Stop 4 - Ghost Dam
View looking west over the Ghost dam
The Ghost dam today is an increasingly popular recreational area for boaters and fishermen in Calgary and provides valuable hydroelectric power to the region.
Many believe that dams on the Bow River such as this one and the one at Seebe have effectively controlled flooding in Calgary. However, these dams are too far upstream to control the majority of the drainage basin and too small to control the amount of water produced by very high spring or summer runoff, say from a 100-year flood. In addition, these reservoirs are commonly full during times of highest flood risk. In the flood of 1932, the newly built Glenmore reservoir overflowed, even though it had been empty before the flood.
Stop 5 - Kananaskis River Below Barrier Dam
Kayaking at 'Hollywood Hole' along the Kananaskis River
The Kananaskis, Bow, and Elbow rivers play an important role in Calgary's tourist and recreation industry, providing a natural retreat within our backyard that attracts world-class athletes and fishermen from around the world. Although most Calgarians appreciate the rivers for these qualities, few are aware of their potentially destructive forces.
Of all the rivers in the Calgary area, the Kananaskis is the most heavily controlled by hydroelectric dams throughout its watershed.
Stop 6 - Elbow Falls
Seen in its calmest state in late fall, the Elbow River at Elbow Falls is a beautiful site.
The Elbow River begins its journey near the top of the Highwood Pass at Elbow Lake in Peter Lougheed Provincial Park. From there, it makes its way down through the limestone canyons of the Front Ranges and Foothills, passing through the small town of Bragg Creek before entering the Glenmore Reservoir in Calgary. Because of a lack of glaciers in the Elbow River valley, recharge of the river relies on annual winter snowfall. Soils in the watershed of the Elbow River near its headwaters lack the absorbing power of many old-growth soils, so the Elbow River is particularly susceptible to flash flooding during intense thunderstorms.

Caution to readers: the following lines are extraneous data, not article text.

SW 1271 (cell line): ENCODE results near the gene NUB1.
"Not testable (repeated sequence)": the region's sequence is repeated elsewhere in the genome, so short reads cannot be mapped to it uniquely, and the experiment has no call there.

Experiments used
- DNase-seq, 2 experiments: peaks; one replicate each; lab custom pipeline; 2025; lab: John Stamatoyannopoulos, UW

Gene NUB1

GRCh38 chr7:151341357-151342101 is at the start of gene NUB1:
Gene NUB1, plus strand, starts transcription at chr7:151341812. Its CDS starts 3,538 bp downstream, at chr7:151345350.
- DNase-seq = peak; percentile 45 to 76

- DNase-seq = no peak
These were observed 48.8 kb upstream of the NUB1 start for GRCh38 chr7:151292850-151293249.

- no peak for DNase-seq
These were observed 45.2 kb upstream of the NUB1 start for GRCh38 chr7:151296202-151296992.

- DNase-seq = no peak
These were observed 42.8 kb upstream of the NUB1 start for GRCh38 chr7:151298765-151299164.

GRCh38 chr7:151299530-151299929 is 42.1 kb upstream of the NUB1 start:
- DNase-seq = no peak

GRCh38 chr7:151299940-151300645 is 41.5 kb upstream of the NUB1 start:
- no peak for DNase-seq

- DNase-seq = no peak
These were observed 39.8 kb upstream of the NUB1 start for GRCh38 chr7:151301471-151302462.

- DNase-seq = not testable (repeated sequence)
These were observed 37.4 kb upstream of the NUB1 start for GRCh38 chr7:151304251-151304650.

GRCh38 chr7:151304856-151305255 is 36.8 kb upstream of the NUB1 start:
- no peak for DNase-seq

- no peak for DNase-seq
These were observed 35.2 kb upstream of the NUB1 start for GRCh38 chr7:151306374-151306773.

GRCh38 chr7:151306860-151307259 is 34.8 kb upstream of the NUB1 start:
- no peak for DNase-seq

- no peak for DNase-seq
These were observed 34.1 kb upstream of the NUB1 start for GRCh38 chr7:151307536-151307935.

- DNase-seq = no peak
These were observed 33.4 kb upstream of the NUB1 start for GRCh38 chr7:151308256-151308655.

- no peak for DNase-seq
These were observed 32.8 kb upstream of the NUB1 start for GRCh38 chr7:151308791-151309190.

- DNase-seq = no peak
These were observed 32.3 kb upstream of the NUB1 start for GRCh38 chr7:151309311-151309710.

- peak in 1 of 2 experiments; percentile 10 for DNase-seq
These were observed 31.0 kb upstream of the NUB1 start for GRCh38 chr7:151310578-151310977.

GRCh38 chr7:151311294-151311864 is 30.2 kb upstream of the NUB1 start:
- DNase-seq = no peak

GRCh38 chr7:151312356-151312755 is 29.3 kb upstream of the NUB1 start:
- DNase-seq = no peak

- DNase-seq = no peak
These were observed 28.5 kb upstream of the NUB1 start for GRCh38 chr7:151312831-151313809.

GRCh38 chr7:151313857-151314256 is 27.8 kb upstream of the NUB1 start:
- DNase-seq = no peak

Some of the most noteworthy floods occurred in the 1920s and 1930s when the Elbow River's discharge rate rose from an average of 30 m3/s to over 300 m3/s, over 10 times its normal discharge.
Stop 7 - Bow River Valley
Overlooking the beautiful Bow River valley near Canmore
The Bow River begins its journey at Bow Lake, high on top of Bow Summit (2035 m), as a catchment basin for meltwater flowing out of Bow Glacier along the Wapta Icefield. Because meltwater from many glaciers flows into the Bow River and because of the river's large drainage area, the Bow River can be counted on to supply water to Calgarians during all but the most severe droughts.
With the exception of areas of human habitation, flooding along the Bow River is a beneficial process for many species and is an integral part of maintaining riparian habitats. Species such as the balsam poplar require annual flooding to germinate new seedlings each year and, in many cases, they are most successful after a 100-year flood (because seedlings are high enough away from the river to avoid being swept away by winter ice flows, but are still able to tap into the river's groundwater supply).